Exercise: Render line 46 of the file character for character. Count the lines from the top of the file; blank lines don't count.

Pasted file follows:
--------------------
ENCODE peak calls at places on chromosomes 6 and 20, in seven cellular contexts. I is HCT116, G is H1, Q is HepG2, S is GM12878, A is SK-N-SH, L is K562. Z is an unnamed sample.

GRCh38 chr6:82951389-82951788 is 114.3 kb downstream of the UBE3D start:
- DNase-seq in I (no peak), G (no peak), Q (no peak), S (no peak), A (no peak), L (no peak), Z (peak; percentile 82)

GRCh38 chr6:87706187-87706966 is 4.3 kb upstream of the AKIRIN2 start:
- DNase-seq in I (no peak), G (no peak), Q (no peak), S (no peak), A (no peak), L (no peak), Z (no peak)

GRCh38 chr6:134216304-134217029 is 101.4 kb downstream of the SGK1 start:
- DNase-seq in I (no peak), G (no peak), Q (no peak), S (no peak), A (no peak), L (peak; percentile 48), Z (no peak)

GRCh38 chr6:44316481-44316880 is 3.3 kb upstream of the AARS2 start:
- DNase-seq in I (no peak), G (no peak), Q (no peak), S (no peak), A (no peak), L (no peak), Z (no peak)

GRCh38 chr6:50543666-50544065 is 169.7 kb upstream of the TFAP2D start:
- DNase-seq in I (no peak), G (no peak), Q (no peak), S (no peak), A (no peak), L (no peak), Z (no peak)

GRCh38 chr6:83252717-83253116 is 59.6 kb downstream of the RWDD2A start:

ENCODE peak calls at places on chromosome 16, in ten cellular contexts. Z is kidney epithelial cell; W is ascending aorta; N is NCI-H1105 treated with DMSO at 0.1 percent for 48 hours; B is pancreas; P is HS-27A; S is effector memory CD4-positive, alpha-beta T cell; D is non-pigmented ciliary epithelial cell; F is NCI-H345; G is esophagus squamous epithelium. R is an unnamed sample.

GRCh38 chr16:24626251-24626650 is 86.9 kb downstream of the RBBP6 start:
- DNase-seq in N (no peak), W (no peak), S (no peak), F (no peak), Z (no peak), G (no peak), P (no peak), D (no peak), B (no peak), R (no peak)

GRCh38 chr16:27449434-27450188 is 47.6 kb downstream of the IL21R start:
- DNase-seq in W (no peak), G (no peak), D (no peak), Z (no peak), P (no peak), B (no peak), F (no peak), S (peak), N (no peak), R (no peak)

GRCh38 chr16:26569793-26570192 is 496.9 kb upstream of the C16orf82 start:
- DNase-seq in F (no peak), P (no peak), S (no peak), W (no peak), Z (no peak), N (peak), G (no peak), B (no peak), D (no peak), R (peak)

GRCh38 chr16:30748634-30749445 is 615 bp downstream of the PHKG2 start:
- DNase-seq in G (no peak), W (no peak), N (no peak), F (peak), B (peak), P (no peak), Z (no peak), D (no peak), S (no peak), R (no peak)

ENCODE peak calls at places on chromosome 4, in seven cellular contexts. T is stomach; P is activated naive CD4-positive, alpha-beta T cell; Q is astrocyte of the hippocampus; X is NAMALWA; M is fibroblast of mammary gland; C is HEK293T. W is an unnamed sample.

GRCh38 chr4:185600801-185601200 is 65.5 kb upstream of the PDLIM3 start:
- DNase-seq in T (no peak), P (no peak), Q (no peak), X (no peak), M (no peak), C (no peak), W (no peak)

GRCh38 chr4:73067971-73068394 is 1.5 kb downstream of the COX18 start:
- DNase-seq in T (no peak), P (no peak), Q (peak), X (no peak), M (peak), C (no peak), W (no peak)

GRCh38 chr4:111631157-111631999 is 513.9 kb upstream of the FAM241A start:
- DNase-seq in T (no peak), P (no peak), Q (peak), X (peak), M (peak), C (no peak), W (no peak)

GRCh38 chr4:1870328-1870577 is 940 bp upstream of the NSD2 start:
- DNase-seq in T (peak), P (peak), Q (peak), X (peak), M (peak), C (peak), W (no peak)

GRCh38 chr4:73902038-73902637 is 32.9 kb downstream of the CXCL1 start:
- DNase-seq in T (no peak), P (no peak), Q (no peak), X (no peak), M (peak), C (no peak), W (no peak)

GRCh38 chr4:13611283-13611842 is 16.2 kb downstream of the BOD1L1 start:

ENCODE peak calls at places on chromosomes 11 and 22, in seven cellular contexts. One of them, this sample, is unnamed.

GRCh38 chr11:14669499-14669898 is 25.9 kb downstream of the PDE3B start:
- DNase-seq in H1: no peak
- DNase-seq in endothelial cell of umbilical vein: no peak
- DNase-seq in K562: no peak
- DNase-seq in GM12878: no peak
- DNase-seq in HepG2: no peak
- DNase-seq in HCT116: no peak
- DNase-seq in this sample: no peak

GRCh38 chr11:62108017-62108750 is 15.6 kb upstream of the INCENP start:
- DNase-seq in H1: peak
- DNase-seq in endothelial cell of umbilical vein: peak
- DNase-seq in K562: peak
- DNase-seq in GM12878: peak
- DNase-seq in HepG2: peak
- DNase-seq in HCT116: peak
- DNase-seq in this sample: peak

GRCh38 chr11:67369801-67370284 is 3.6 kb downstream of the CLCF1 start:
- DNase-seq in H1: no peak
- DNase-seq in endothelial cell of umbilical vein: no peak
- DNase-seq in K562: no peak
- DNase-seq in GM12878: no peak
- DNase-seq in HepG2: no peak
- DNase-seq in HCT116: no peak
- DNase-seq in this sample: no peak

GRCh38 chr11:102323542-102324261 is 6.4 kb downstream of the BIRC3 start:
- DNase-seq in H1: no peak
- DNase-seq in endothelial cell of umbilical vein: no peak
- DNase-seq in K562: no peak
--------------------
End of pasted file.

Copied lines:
- DNase-seq in K562: peak